It's worth noting that charging the Quest Pro and its controllers on the included dock can be difficult. To charge, the headset and controllers must be properly positioned on small pins in the dock. However, the process of accurately positioning the devices on the pins is so time-consuming that I frequently find myself moving my face within inches of the setup to ensure everything is properly aligned. Even then, I'm not always sure if everything is charging properly.

However, the main issue I had with charging was not with the headset, but with the controllers. After a single use on a full charge, one controller had depleted its battery to around 15%, while the other hovered around the 80% mark. I have no explanation for this other than the controllers not being properly docked in the charger. And, at this price, proper docking should be no problem.

A wearable that actually...wears
The Quest Pro's biggest improvement over the Quest 2 is in comfort and fit, though it's still far from comfortable for longer sessions than 20 minutes. To make my Quest 2 wearable for that long and properly fit my face, I had to add $130 in accessories. The Quest Pro, on the other hand, is ready to wear right out of the box, as it should be given its price.

The premium materials used in the Meta Quest Pro, combined with its "halo" band design, help to balance the weight of the facial interface on the forehead with the device's battery pack at the back. The band's brim rests just below my hairline and is the only part of the device that comes into contact with my face. The Quest 2, on the other hand, adheres to the skin like a suction cup.

The fit of the Quest Pro is also much more customizable than that of the Quest 2, which adds to its wearability. The lenses on the Quest Pro move smoothly towards and away from each other to compensate for the distance between your eyes, also known as interpupillary distance or IPD. A new depth wheel at the top of the headset moves the lenses closer and further away from your face, a feature not available on the Quest 2 but native to the PlayStation VR headset.The Quest Pro's halo band also stays more securely in place than the Quest 2, which frequently slides around during wear. Furthermore, I was able to slip the Pro on over my glasses, which required the insertion of an additional gasket and was quite uncomfortable in the Quest 2.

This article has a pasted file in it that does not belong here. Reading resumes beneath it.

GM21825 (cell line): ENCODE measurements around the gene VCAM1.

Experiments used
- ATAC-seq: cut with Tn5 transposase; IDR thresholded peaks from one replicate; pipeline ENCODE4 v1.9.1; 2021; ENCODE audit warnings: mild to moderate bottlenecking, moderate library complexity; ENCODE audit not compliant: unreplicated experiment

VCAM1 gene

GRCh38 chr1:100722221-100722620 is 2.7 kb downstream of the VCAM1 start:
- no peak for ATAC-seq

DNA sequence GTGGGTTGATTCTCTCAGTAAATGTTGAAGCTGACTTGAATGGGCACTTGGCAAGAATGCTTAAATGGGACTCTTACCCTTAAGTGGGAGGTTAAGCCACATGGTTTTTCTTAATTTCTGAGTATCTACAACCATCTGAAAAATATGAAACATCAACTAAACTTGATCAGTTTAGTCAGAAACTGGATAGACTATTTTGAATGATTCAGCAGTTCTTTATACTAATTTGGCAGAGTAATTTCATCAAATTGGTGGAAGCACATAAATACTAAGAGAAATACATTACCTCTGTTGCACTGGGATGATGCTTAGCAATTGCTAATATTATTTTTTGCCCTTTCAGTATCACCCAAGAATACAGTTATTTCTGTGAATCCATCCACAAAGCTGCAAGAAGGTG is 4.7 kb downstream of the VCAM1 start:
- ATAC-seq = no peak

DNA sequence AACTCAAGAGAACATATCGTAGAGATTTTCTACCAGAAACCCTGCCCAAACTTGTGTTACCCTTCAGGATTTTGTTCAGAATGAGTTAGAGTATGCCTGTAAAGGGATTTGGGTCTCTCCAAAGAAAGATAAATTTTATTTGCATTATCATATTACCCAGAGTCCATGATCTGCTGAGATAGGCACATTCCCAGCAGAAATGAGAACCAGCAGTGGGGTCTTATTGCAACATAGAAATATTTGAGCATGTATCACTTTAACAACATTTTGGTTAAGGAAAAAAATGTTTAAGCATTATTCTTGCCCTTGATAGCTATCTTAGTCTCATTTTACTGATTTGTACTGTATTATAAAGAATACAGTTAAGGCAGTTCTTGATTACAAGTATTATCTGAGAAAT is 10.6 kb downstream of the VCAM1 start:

Except for the forehead band, the Quest Pro solves all of my main comfort issues with the Quest 2: poor fit, expensive accessory upgrades, sweaty sliding, and face marks. It gave me a terrible tension headache within minutes of using it for the first time and always left a red spot on my skin. The intensity of the pain varied throughout wear, but I suspect I'll need to add more padding to that area to make it truly comfortable.

The display on the Quest Pro is also a noteworthy improvement. It achieves greater clarity thanks to its 1800 x 1920 resolution display and pancake lenses that are thinner and lighter than the Quest 2's — it's the equivalent of switching from Coke-bottle glasses to contact lenses. Putting on the Quest Pro feels like finally finding the right prescription at the optometrist; the display is crisp and clear. In comparison, no matter how many adjustments I make, I always get minor doubling or distortion around the edges of the lenses, as well as subtle blurring as the device slips around my face.

Because of its customizable design and upgraded technology, the Pro eliminates display distortion and the distraction and eye fatigue that it causes.